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Hysterectomy FAQ

 

What is a hysterectomy?

Hysterectomy is the surgical removal of the uterus or womb. This can be performed through the abdominal wall, through the vagina (if the fibroids are small) or by laparoscope (a small tube inserted near the belly button) or hysteroscope (a small tube is inserted through the vagina).

The cervix can also be removed and some surgeons remove the ovaries as well, although this is not part of the fibroid treatment and is controversial.

 

How many are performed?

Over 75,000 hysterectomies are performed in the UK each year. 60% of these are for fibroids. There have been recent calls in the medical press to reduce the number of hysterectomies, as less invasive treatments are available.

 

What happens?

The abdominal approach is usually used for the treatment of fibroids. An incision is made in the abdomen and through the muscle. The uterus is removed.

There is considerable pain after the operation normally lasting from 3 to 10 days.

The operation is associated with heavy haemorrhaging requiring blood transfusions. A high fever occurs in a large proportion of patients.

 

How long would I stay in hospital?

The normal stay in hospital is between 5 days and 2 weeks.

 

How long does it take to recover?

Hysterectomy is very invasive surgery. There is danger of a hernia (protrusion of a portion of organ or tissue) if there is any lifting or stretching of the abdomen. For this reason women must not even lift a kettle or drive a car for at least 6 weeks.

Hormone replacement will probably be required if the uterus is removed. If the ovaries are also removed it will normally be given afterwards.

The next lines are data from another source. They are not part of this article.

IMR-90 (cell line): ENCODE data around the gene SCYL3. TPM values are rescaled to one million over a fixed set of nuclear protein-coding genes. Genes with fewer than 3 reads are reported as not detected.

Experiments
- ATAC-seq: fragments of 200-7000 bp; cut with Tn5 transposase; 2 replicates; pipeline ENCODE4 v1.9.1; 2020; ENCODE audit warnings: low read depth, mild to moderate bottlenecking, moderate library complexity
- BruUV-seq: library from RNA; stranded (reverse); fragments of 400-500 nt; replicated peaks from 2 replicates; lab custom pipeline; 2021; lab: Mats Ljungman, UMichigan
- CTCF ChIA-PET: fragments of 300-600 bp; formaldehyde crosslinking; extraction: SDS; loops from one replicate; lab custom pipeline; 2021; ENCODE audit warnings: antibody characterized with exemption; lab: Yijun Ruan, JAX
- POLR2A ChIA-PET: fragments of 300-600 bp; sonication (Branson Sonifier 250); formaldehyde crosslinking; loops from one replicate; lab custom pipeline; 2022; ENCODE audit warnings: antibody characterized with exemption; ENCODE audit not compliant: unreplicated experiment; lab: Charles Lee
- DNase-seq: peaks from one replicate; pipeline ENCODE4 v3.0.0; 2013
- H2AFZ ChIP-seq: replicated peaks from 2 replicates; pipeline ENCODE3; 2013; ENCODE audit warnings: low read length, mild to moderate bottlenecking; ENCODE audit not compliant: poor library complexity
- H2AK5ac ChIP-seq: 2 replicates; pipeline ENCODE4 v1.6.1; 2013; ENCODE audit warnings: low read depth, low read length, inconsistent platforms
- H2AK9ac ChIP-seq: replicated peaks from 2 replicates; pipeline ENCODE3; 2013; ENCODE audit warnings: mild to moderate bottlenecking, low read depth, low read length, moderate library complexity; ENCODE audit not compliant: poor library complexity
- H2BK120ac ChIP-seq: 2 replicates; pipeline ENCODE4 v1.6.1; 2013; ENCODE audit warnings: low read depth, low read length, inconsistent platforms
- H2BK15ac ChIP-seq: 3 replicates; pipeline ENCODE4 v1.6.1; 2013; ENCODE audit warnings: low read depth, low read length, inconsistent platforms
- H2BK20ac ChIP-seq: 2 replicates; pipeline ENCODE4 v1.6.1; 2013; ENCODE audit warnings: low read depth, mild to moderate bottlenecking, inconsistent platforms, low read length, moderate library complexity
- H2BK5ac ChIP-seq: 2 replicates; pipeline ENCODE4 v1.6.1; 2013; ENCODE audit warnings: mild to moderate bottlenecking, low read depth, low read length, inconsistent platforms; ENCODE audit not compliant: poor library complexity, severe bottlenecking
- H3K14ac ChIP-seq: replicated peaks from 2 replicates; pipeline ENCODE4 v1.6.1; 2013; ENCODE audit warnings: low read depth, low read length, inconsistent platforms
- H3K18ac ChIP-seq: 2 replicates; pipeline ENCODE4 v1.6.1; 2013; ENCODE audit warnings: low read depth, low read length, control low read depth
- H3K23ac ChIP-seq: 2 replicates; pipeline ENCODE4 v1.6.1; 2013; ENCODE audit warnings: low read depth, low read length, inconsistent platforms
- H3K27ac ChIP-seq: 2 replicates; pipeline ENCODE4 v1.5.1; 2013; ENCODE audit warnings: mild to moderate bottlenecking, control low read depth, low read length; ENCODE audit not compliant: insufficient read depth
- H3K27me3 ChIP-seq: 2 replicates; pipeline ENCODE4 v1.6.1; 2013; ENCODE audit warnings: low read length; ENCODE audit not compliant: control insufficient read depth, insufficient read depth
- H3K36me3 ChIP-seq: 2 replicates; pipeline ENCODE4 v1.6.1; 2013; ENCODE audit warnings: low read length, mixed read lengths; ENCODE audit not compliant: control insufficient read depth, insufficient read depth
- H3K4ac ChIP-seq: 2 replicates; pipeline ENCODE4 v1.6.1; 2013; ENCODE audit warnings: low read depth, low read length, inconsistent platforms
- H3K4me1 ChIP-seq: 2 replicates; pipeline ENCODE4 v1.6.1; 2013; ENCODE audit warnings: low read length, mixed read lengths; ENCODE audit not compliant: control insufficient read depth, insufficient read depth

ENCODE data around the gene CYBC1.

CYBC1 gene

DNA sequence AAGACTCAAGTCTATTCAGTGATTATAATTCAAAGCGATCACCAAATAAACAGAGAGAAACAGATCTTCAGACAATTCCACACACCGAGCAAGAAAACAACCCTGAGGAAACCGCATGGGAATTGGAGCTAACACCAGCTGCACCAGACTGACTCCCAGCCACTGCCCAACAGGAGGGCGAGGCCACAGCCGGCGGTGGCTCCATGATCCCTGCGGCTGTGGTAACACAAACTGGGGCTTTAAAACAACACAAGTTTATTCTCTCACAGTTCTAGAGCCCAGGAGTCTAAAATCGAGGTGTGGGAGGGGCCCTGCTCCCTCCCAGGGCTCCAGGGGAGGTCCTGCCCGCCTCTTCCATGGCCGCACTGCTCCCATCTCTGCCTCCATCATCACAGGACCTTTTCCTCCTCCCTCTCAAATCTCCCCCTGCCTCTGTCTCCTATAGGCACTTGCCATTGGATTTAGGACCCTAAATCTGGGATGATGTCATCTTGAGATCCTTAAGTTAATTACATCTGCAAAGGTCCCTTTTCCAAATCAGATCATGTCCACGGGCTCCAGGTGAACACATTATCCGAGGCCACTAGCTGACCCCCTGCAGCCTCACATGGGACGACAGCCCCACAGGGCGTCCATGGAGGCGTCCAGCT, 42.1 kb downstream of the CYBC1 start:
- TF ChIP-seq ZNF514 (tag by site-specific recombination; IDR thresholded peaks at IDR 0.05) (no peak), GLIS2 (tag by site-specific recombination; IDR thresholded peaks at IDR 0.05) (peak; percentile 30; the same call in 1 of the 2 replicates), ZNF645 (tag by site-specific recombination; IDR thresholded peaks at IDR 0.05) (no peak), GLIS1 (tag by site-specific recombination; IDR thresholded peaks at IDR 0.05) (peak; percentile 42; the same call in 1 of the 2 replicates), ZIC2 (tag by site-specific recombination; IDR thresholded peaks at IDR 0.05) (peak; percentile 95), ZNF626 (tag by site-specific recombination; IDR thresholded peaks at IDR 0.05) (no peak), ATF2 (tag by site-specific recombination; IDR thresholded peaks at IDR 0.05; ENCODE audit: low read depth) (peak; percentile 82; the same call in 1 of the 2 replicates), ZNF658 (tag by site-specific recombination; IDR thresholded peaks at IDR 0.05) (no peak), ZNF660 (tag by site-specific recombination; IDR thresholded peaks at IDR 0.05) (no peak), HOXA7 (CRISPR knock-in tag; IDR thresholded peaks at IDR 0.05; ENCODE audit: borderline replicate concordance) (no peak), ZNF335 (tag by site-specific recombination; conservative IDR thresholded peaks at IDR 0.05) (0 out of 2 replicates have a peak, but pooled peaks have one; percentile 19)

Return to work is normally between 2 and 3 months, depending on the nature of the work. Full recovery may take longer.

 

What care will I need?

Most women will need considerable care at home for at least 6 weeks, because they will not be able to lift or stretch or drive. This means another member of the family or a friend will need to look after them.

 

Success rate

Hysterectomy is very successful at removing all symptoms associated with fibroids. There is no re-growth of the fibroids.

It can also protect against cancer of the uterus, and cervix if this is removed and ovaries if they are removed. However, NICE guidelines state that healthy ovaries should not be removed.

 

Side effects and safety

The most serious side effects arise because hysterectomy is such an invasive procedure. Urinary tract infection (from the bladder to the kidneys) occurs in 3.3% to 25% of women and wound infections in 25%.

Deep vein thrombosis (DVT) occurs in approximately 15-18% of patients having gynae surgery. This is a serious complication where a blood clot occurs in the leg (usually) due to the surgery and subsequent inactivity. This blood clot can move to the heart and lungs causing a potentially fatal pulmonary embolism.

Surgical damage can occur to the bladder (1.1-1.7%) resulting in incontinence in some. It can also occur in the urinary tract (0.1-1.7%) and the bowel (gut) (0.5-5%). This kind of damage can have long-term side effects. Surgical damage to the bowel can lead to serious infection.

There can also be surgical damage to the nerves supplying the vagina, which will effect the woman's enjoyment of sex considerably.

The overall surgical complication rate is 9-16%.